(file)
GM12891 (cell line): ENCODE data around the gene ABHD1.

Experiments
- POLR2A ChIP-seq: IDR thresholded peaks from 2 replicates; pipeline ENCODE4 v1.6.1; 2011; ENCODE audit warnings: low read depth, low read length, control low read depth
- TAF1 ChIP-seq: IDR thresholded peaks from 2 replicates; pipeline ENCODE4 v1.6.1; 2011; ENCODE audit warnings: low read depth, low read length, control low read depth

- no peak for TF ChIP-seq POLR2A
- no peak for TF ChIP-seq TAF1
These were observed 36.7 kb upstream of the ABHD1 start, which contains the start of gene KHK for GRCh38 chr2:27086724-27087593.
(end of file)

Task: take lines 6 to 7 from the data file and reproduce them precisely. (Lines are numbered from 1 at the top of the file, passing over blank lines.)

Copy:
- no peak for TF ChIP-seq TAF1
These were observed 36.7 kb upstream of the ABHD1 start, which contains the start of gene KHK for GRCh38 chr2:27086724-27087593.